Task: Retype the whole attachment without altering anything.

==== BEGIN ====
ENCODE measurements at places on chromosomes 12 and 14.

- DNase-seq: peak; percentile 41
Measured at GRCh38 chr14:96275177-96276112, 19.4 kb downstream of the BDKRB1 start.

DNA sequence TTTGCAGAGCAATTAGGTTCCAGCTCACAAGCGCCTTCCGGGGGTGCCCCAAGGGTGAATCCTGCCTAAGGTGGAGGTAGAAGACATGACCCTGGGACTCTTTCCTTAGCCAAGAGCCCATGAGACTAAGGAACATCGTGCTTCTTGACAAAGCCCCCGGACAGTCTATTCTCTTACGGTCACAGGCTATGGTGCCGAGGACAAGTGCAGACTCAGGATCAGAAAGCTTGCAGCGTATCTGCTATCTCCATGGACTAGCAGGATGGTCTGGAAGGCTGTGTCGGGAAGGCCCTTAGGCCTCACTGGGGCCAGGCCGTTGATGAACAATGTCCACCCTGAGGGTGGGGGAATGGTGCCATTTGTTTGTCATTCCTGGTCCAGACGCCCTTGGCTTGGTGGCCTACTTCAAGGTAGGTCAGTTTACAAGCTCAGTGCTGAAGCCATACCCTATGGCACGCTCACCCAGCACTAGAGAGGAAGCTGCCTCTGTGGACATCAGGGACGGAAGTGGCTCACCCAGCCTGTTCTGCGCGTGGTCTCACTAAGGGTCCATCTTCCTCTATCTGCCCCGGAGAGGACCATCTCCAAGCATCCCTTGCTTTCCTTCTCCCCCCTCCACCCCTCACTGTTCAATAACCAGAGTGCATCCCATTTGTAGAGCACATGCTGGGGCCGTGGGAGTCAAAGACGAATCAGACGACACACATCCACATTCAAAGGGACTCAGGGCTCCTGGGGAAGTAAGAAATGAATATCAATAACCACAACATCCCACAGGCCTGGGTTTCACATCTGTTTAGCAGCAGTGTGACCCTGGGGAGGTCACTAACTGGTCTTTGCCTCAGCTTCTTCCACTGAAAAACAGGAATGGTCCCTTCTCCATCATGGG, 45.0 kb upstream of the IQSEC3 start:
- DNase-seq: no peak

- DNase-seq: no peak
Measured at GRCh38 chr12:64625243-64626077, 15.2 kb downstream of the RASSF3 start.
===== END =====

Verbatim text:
ENCODE measurements at places on chromosomes 12 and 14.

- DNase-seq: peak; percentile 41
Measured at GRCh38 chr14:96275177-96276112, 19.4 kb downstream of the BDKRB1 start.

DNA sequence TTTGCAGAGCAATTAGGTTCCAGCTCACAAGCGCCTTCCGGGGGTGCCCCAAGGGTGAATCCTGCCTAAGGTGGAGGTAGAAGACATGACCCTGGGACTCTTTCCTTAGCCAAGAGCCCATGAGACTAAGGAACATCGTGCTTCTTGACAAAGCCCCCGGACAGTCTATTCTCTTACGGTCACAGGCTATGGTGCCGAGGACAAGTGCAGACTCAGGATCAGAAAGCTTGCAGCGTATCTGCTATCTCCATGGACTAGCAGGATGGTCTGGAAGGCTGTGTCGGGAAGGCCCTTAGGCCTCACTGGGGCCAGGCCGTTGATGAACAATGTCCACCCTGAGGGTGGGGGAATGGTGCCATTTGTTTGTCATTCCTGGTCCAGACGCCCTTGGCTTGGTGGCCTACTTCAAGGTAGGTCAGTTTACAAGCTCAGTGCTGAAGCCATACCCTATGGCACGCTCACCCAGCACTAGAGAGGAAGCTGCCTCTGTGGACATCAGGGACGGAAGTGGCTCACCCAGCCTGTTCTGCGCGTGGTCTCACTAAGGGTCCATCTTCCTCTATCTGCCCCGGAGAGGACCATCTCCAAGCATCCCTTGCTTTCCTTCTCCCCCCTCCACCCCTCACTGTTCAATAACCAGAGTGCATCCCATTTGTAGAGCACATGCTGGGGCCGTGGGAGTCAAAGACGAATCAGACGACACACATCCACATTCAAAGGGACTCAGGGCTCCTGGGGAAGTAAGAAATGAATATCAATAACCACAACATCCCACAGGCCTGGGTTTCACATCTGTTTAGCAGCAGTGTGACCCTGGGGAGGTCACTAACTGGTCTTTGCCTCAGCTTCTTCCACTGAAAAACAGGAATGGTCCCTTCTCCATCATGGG, 45.0 kb upstream of the IQSEC3 start:
- DNase-seq: no peak

- DNase-seq: no peak
Measured at GRCh38 chr12:64625243-64626077, 15.2 kb downstream of the RASSF3 start.